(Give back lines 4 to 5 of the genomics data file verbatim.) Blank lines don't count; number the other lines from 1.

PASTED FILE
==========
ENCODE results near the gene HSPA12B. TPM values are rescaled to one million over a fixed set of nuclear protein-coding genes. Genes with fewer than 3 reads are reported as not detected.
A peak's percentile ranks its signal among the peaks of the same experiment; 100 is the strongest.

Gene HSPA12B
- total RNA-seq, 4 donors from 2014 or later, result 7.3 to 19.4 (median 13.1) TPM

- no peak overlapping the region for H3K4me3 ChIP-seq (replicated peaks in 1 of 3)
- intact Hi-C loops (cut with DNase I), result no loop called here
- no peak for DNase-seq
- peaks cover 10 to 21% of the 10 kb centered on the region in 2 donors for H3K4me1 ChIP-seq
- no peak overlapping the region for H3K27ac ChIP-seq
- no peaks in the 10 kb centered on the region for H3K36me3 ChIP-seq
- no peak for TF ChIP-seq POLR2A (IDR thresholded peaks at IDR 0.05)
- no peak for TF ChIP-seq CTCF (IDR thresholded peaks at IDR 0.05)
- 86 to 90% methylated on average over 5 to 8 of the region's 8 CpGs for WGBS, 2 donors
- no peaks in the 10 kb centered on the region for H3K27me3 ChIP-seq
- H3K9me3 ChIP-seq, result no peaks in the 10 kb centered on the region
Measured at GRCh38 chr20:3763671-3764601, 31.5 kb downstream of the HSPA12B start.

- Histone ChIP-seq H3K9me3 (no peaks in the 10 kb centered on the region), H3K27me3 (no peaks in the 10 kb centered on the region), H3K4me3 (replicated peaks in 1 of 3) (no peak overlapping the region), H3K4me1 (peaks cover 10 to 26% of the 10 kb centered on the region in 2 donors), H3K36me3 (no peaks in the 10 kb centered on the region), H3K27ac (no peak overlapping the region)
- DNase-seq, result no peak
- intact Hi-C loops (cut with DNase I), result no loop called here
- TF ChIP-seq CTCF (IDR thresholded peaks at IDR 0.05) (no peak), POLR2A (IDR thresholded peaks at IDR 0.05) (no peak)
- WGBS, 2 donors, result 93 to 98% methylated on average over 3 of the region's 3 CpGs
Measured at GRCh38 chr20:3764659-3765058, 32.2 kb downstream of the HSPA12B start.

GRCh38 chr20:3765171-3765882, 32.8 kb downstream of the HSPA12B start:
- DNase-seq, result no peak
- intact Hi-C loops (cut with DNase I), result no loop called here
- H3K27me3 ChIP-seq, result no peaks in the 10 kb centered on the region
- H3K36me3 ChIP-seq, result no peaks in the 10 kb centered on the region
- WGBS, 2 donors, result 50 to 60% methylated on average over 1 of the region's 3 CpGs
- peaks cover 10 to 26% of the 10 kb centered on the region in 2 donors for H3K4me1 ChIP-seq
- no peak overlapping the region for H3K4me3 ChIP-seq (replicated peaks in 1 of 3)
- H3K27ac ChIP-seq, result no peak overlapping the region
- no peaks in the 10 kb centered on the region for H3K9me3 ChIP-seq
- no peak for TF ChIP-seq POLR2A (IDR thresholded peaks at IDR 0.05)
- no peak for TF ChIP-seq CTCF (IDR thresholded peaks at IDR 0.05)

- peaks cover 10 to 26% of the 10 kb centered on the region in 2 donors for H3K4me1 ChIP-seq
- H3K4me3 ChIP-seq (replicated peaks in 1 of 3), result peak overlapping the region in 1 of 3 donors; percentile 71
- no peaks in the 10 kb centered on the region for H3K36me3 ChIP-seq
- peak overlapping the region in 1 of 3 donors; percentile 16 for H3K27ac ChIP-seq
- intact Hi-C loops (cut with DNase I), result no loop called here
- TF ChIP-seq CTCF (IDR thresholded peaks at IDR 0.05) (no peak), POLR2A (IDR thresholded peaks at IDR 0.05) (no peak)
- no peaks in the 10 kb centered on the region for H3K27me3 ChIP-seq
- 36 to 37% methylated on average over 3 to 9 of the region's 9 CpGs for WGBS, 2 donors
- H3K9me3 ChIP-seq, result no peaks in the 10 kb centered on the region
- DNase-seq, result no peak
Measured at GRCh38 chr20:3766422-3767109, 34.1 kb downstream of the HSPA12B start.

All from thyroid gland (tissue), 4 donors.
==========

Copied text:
- total RNA-seq, 4 donors from 2014 or later, result 7.3 to 19.4 (median 13.1) TPM

- no peak overlapping the region for H3K4me3 ChIP-seq (replicated peaks in 1 of 3)